In 1964, Kessler was awarded life tenure at Beth El. He became rabbi emeritus in 1992.

In 2003 as part of the celebration of Beth El’s 50th anniversary, the vestry was named after him.

In retirement, Kessler continued to participate in life at Beth El, but graciously deferred to the new, incoming rabbi.

“He was a perfect gentleman about everything in his life,” said Rosen. “As much as he was rabbi at the synagogue for 38 years, he had every desire to help me succeed and to help the congregation continue to grow. He was constantly encouraging. We had different styles of doing things but he was very respectful of what I was trying to do and supportive, and conveyed that message far and wide.”

His retirement allowed the rabbi to travel to locations around the world as well as Israel, which he visited more than 60 times.

In 1997, he spent six months as a visiting rabbi in a congregation in South Africa. As recently as two years ago, he took part in a rabbinic institute at the Shalom Hartman Institute for Conservative Judaism in Jerusalem.

Kessler was past national chair of the Rabbinic Cabinet of the United Jewish Appeal. He served on the National Rabbinical Assembly as a member of the Executive Council, the Committee of Law and Standards, the Placement Commission, and as Chairman of a National Rabbinical Assembly Convention and the organization’s first Bio-Ethics Committee. At the Jewish Theological Seminary, he was a member of the Board of Overseers and the Chancellor’s Rabbinic Cabinet, and had served as director of “Gateways,” a JTS-sponsored national outreach program to intermarried couples. For more than 25 years he was on the Board of Governors of the Synagogue Council of America.

A student of Rabbi Abraham Joshua Heschel, throughout his life Kessler remained dedicated to the civil rights cause. He was among 20 rabbis who formed the first organized group to join in the efforts of Dr. Martin Luther King Jr., traveling in May 1963 to Birmingham to demonstrate with the Freedom Riders, and again in Selma in 1965.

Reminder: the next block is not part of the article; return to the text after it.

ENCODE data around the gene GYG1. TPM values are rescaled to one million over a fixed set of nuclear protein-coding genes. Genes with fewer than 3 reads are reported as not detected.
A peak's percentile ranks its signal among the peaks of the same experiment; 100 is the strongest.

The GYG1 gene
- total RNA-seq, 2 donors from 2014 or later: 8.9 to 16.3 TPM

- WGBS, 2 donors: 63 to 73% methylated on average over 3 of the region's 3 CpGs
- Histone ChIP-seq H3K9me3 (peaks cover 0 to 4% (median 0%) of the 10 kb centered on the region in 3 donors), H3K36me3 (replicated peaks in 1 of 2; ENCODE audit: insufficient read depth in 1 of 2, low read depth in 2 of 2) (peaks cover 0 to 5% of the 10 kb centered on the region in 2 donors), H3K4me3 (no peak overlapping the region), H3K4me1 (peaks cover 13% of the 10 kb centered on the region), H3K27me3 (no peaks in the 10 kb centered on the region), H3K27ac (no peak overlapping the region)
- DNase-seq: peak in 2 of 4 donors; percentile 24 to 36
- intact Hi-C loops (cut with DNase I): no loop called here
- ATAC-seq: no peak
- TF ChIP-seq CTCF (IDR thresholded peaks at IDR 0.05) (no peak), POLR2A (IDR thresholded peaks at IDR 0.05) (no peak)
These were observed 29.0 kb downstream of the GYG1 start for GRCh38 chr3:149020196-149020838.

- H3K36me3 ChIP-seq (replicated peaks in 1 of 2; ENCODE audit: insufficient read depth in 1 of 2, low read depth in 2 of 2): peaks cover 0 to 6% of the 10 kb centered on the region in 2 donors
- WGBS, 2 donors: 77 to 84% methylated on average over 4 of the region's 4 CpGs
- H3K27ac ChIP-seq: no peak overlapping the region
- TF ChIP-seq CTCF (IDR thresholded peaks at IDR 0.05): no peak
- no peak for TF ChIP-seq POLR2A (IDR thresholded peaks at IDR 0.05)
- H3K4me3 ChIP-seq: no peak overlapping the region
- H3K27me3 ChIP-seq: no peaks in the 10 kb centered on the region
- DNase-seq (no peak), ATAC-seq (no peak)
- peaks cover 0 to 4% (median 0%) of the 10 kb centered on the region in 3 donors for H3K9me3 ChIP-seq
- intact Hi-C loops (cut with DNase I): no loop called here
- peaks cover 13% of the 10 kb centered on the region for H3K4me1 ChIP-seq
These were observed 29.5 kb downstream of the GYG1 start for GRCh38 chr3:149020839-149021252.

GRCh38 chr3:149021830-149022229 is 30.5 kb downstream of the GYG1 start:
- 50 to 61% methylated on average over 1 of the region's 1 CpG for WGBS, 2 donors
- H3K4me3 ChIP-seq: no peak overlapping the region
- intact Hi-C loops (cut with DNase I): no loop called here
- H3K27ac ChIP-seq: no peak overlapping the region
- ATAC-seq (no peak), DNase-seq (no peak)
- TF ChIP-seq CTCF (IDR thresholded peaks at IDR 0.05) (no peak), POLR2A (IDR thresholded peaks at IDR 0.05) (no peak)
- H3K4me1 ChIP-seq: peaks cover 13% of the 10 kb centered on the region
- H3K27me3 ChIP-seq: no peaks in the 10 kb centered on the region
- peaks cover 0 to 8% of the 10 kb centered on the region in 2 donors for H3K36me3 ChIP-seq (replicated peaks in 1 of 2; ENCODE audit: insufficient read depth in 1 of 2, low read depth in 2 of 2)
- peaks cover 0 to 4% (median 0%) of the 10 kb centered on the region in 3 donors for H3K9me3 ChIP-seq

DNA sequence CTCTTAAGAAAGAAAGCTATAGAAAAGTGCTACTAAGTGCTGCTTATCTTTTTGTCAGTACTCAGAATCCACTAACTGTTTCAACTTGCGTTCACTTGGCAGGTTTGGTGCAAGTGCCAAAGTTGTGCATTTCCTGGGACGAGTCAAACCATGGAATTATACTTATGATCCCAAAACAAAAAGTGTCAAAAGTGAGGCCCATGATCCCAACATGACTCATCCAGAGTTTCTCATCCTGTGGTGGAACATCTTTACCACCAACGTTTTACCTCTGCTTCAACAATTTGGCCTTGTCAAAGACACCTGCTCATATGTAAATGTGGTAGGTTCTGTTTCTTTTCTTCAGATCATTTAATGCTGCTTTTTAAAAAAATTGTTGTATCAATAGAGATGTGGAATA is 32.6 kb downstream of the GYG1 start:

“At that time – and it’s no different now – I felt that, my God, the world needs changing, as naïve as that sounds,” Kessler told CJ: Voices of Conservative/Masorti Judaism in 2007. “I had to do something, take some significant step, and I’m sure that my colleagues felt that as well. In spite of the existential threats, we had to take a stand.”

While Rosen said he knew that Kessler had marched with Dr. Martin Kuther King Jr., it wasn’t until he arrived at Beth El and got to know Kessler that he realized “the depth and involvement and the degree of remarkable courage and leadership Rabbi Kessler displayed helping to rally the Jewish community around support for civil rights.”

An anti-Vietnam War activist, Kessler was among the founders of Clergy and Laymen Concerned and Rabbis for Human Rights. In Connecticut, he had served on the Human Rights Commission of Hartford, the Human Experimentation Committee of the University of Connecticut Medical School, the Martin Luther King Commemoration Committee, and the United World Federalists of Greater Hartford, where he was chair. He was also a past member of the boards of directors of the Community Renewal Team, the Urban League, the Urban Coalition of Greater Hartford, and the Connecticut Interfaith Housing and Human Services Commission. 

A former correspondent for the Hartford Courant, he also taught in the Trinity College department of religion from 1967 to 1973 and the University of Hartford philosophy department. He held honorary doctorates from Trinity College, JTS, and the Graduate Theological Foundation, and received a Charter Oak Vision Award in 2012.

In 2016, Rabbi Kessler received the Lifetime Achievement Award from T’ruah: The Rabbinic Call for Human Rights.

Stanley Kessler is survived by his children, Dr. Abigail K. Hanna and Jonathan J. Kessler; a granddaughter, Georgine Hoge; a brother and sister-in-law, Arnold and Naomi Kessler; and numerous nephews and nieces.